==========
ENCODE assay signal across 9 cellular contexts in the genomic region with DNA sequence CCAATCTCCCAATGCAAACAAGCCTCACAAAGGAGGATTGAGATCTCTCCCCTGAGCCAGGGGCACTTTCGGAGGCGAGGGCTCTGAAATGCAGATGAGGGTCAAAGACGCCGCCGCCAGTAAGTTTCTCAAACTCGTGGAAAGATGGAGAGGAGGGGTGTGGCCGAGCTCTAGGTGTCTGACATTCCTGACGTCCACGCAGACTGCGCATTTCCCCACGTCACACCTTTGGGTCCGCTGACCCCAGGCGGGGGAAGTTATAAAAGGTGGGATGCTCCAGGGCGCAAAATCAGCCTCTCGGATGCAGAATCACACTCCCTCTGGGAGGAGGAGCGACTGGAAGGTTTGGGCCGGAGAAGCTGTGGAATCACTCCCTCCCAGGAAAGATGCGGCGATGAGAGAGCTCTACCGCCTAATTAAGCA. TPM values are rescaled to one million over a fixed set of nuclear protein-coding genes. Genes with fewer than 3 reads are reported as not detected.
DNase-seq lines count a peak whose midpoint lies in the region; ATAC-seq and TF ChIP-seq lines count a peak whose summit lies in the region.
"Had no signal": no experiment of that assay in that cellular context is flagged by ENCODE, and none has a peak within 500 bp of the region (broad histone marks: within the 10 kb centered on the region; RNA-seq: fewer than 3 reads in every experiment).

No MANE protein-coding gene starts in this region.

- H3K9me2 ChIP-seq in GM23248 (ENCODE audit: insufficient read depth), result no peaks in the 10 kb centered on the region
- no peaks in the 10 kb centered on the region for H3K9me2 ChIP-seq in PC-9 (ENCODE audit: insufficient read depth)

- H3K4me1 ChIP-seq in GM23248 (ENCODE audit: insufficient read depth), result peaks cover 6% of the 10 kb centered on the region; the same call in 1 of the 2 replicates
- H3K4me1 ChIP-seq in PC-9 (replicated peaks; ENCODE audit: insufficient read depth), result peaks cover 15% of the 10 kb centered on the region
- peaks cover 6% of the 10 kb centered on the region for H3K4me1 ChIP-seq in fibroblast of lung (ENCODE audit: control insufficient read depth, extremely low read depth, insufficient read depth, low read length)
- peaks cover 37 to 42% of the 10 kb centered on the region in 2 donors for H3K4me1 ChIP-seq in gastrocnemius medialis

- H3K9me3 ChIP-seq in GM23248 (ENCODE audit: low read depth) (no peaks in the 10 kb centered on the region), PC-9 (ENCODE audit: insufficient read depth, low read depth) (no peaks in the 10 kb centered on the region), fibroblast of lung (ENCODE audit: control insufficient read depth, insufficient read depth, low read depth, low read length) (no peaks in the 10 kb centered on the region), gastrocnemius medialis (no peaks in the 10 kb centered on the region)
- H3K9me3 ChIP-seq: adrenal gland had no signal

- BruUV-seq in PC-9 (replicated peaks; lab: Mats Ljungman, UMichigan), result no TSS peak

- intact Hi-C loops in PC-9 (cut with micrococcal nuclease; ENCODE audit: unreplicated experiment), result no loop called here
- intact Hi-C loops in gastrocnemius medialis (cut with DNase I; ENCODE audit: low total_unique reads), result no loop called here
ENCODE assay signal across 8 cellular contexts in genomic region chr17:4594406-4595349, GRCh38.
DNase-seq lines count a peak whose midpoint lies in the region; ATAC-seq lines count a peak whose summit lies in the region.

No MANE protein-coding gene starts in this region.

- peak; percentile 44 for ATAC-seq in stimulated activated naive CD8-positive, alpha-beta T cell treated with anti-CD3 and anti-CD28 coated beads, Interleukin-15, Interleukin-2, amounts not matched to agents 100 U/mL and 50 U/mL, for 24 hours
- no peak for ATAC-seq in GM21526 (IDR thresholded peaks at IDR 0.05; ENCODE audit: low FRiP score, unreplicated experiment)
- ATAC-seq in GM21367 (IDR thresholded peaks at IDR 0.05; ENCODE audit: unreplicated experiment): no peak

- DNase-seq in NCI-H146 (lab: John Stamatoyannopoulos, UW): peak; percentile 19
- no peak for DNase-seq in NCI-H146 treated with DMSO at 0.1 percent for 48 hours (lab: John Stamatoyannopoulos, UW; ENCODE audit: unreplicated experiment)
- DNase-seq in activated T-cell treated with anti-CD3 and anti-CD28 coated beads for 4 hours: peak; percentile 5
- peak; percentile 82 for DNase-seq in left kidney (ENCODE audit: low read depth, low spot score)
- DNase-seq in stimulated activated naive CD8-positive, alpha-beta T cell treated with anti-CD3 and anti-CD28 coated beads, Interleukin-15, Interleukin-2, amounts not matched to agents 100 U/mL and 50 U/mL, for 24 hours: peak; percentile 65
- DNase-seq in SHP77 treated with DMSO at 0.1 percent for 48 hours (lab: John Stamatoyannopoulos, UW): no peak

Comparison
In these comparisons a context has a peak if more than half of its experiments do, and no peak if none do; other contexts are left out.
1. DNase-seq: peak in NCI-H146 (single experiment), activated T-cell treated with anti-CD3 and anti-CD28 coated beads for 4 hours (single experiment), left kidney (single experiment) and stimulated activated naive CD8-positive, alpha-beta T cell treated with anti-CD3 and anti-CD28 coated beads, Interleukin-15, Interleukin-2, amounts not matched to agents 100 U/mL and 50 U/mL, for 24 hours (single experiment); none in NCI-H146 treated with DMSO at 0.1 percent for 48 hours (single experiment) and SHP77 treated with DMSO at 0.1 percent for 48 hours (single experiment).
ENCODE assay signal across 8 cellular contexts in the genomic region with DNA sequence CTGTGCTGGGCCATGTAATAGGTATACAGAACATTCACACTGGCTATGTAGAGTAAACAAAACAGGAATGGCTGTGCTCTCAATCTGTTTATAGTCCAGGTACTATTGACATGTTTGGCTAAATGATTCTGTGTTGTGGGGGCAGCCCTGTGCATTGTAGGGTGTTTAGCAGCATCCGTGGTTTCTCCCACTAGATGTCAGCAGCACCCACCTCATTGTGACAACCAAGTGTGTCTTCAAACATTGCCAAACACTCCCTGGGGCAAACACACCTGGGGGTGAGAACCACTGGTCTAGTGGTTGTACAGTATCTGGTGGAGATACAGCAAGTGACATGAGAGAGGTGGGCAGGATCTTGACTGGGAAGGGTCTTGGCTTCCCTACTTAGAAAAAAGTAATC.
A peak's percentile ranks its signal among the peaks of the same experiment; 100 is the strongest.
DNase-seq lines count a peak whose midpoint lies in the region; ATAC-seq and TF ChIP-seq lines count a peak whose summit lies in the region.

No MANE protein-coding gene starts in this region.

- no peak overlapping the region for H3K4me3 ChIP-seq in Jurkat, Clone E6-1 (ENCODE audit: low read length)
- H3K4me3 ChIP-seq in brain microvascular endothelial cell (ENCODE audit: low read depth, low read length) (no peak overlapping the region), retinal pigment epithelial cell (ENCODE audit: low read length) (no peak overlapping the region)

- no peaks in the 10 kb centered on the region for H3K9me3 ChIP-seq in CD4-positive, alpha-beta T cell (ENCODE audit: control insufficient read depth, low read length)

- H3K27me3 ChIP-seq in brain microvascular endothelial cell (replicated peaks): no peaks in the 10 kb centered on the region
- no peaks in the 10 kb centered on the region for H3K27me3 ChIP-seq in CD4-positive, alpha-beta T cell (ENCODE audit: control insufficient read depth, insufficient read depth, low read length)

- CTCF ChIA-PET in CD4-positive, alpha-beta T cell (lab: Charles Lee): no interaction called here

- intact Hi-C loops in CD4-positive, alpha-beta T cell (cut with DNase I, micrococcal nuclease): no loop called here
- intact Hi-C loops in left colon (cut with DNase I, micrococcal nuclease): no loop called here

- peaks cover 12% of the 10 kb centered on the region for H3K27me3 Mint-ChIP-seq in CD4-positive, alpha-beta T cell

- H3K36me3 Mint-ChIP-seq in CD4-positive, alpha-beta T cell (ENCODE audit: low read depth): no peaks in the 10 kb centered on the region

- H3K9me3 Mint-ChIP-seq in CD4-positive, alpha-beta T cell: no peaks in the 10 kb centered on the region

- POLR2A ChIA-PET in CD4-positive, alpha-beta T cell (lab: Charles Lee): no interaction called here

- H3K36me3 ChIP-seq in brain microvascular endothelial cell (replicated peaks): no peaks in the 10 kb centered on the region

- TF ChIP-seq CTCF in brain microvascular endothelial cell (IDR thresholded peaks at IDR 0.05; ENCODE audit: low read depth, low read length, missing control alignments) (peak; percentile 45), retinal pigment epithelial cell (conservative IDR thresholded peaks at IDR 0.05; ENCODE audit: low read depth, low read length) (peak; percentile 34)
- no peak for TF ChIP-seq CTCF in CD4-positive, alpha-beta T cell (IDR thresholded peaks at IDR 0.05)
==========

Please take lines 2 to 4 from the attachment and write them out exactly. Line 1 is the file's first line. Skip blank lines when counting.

DNase-seq lines count a peak whose midpoint lies in the region; ATAC-seq and TF ChIP-seq lines count a peak whose summit lies in the region.
"Had no signal": no experiment of that assay in that cellular context is flagged by ENCODE, and none has a peak within 500 bp of the region (broad histone marks: within the 10 kb centered on the region; RNA-seq: fewer than 3 reads in every experiment).

No MANE protein-coding gene starts in this region.